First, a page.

One thing that sets Joost apart from their competition is that the site focuses on licensed content, not user-generated content, Mike Goodman, senior analyst at Yankee Group, told the E-Commerce Times. This protects that site from charges of copyright infringement and attracts content providers.
"The only material they have is copyrighted and licensed, so content providers like them," Goodman explained. "The second thing that sets them apart is how they distribute the video, using peer-to-peer technology."
The site operates the same as the more familiar music file sharing sites. Users can either search for content or visit one of the site's channels. It then looks to see who has what content and then, instead of streaming the content in real-time, it downloads the content as a progressive download, allowing users to start watching the video in a fairly short amount of time.
The site faces a number of challenges as it ramps up to a full launch, namely distinguishing itself from its competitors. While Goodman acknowledged the site has some interesting programming, a lot of it is what he called "me-too" programming that can be found just as easily on other sites.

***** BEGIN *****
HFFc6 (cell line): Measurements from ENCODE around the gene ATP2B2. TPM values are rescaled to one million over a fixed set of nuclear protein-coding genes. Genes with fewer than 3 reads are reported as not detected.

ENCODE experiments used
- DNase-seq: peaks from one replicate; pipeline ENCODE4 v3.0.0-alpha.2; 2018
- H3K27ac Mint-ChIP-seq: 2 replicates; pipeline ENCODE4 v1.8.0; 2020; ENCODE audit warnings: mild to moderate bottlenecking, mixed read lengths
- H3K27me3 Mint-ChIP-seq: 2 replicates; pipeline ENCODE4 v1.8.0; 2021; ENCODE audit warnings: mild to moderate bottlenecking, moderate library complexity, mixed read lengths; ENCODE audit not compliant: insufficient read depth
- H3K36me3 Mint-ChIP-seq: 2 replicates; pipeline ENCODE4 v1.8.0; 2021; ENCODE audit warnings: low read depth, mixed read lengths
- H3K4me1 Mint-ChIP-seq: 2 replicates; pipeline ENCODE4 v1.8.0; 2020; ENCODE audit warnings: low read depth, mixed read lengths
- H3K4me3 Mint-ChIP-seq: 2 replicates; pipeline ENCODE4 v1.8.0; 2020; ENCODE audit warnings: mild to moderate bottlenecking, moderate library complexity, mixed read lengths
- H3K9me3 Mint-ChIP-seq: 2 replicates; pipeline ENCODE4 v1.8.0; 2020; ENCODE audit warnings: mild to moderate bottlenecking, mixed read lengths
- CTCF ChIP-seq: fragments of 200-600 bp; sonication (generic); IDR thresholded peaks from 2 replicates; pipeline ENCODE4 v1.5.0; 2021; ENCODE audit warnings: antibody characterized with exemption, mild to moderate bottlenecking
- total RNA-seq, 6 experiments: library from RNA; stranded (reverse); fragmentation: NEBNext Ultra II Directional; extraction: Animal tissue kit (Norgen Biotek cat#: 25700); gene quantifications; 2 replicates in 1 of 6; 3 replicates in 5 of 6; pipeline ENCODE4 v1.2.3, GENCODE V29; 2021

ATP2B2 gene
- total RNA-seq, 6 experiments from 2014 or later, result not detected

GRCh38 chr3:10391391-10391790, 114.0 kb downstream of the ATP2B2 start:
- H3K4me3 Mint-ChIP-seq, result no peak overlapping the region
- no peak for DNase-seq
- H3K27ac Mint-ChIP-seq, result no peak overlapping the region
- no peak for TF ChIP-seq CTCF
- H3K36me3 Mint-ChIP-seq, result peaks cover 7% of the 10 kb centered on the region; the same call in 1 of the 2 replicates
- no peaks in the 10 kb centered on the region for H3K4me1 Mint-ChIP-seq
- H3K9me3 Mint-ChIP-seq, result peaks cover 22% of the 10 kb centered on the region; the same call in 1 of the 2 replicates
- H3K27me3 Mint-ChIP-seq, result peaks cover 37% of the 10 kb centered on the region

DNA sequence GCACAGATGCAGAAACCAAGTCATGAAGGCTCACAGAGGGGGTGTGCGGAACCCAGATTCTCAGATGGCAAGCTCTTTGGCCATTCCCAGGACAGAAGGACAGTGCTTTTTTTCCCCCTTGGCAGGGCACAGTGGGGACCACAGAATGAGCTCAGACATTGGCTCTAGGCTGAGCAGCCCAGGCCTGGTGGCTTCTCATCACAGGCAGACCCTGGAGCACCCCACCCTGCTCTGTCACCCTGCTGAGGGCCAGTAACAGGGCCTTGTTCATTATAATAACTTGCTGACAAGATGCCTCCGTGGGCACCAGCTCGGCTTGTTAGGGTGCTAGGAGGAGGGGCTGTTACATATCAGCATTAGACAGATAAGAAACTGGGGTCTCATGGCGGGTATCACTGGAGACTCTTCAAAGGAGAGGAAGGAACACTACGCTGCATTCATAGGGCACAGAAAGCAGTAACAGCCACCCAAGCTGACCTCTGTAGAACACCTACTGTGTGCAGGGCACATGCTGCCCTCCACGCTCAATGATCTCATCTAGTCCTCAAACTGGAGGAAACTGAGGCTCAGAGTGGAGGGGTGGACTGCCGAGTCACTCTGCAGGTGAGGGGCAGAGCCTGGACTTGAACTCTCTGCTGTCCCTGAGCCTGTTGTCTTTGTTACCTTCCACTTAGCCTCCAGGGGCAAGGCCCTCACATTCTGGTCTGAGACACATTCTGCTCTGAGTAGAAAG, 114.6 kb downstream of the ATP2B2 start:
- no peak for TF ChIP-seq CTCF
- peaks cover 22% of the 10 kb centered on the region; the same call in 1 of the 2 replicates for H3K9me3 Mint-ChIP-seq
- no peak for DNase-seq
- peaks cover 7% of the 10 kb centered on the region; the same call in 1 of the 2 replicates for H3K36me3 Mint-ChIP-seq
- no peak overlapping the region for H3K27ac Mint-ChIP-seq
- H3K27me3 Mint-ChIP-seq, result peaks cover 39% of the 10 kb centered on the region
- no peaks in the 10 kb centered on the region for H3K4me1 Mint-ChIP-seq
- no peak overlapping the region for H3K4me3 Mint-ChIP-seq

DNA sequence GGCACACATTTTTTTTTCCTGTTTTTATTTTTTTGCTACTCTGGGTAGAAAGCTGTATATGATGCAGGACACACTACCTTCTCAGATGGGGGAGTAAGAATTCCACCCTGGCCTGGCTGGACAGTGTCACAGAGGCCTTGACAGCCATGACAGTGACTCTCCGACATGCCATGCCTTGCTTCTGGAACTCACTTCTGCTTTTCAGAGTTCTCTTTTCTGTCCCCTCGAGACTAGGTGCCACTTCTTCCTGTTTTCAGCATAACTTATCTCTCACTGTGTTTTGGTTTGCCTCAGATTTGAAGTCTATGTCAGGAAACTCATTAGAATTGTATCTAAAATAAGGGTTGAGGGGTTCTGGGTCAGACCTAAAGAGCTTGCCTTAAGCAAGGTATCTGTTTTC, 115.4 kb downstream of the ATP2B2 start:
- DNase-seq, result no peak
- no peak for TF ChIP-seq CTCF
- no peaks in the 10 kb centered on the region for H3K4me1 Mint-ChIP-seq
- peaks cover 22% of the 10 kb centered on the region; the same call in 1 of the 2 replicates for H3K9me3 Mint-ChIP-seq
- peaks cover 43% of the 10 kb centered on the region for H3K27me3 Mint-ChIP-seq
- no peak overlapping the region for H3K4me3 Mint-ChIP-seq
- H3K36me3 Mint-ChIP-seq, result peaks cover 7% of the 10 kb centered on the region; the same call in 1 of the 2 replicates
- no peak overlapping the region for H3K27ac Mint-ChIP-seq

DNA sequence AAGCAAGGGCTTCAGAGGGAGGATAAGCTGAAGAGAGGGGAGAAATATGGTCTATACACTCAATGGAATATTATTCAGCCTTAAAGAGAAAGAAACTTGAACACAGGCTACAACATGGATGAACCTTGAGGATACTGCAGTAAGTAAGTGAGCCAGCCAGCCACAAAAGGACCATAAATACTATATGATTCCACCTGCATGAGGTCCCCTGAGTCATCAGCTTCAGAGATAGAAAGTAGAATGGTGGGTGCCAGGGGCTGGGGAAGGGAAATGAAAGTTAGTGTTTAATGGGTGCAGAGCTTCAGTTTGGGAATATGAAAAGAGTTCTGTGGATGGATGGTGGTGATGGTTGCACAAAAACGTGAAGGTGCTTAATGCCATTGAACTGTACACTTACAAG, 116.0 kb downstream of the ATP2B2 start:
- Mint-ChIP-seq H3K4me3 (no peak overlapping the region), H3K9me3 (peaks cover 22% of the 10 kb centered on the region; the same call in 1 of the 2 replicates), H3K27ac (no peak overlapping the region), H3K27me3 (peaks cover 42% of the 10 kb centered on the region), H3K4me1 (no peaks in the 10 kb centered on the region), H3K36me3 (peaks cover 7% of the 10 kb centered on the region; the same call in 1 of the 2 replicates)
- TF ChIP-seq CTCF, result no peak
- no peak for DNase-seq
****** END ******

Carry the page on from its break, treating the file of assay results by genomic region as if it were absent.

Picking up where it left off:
"They have a mixture of stuff, but not much of it is unique to them," Goodman noted. "There's a lot of stuff, but a lot of it I can get from other places."
Recent survey data indicates that 25 percent of U.S. consumers with broadband connections watch programming on the Internet weekly or more frequently, Joe Laszlo, a Jupiter Research analyst, told the E-Commerce Times. That's up from 15 percent just eight or 10 months ago.
"We're definitely seeing strong growth in the size of the video viewing population," he explained. "But at the same time, there are so many different Web sites and companies clamoring for the attention of those Internet video viewers. It will be a challenge for Joost to grow their audience the way they need to, especially if they are relying on advertisers to pay their bills at the end of the day."
Joost needs to convince advertisers that it can attract a large audience quickly. The site has a couple of advantages with its high-profile contracts with partners such as CBS. Laszlo expects that the site has about one year to prove itself.
Consumers, Laszlo said, are just trying to get their minds around online video content. Joost needs to demonstrate that it delivers high-quality video and content that people want to see. To that end, the video distribution site will need to have a mixture of well-known content as well as exclusive content.
"You can't just build a video site and expect to have a large audience," Laszlo said. "Now that it is launched officially, it is incumbent upon Joost to continue to add to its library of content. If you don't offer video people want to see, it doesn't matter how good the quality is.
"Exclusive content will help build an initial audience, but it is not essential. It would be really helpful if Joost can offer some premium content that other sites do not have," Laszlo concluded.